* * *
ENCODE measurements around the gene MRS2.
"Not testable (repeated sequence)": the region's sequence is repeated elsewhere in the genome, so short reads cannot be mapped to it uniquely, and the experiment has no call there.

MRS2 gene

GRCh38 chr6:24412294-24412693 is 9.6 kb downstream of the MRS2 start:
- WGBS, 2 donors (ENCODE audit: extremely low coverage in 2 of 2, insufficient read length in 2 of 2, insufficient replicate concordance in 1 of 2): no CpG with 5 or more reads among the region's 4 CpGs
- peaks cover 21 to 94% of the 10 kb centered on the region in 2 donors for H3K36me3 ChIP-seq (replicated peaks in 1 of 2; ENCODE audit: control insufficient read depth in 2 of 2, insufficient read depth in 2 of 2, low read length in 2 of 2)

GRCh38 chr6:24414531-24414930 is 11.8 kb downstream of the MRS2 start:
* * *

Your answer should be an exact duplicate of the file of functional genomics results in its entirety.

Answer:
ENCODE measurements around the gene MRS2.
"Not testable (repeated sequence)": the region's sequence is repeated elsewhere in the genome, so short reads cannot be mapped to it uniquely, and the experiment has no call there.

MRS2 gene

GRCh38 chr6:24412294-24412693 is 9.6 kb downstream of the MRS2 start:
- WGBS, 2 donors (ENCODE audit: extremely low coverage in 2 of 2, insufficient read length in 2 of 2, insufficient replicate concordance in 1 of 2): no CpG with 5 or more reads among the region's 4 CpGs
- peaks cover 21 to 94% of the 10 kb centered on the region in 2 donors for H3K36me3 ChIP-seq (replicated peaks in 1 of 2; ENCODE audit: control insufficient read depth in 2 of 2, insufficient read depth in 2 of 2, low read length in 2 of 2)

GRCh38 chr6:24414531-24414930 is 11.8 kb downstream of the MRS2 start: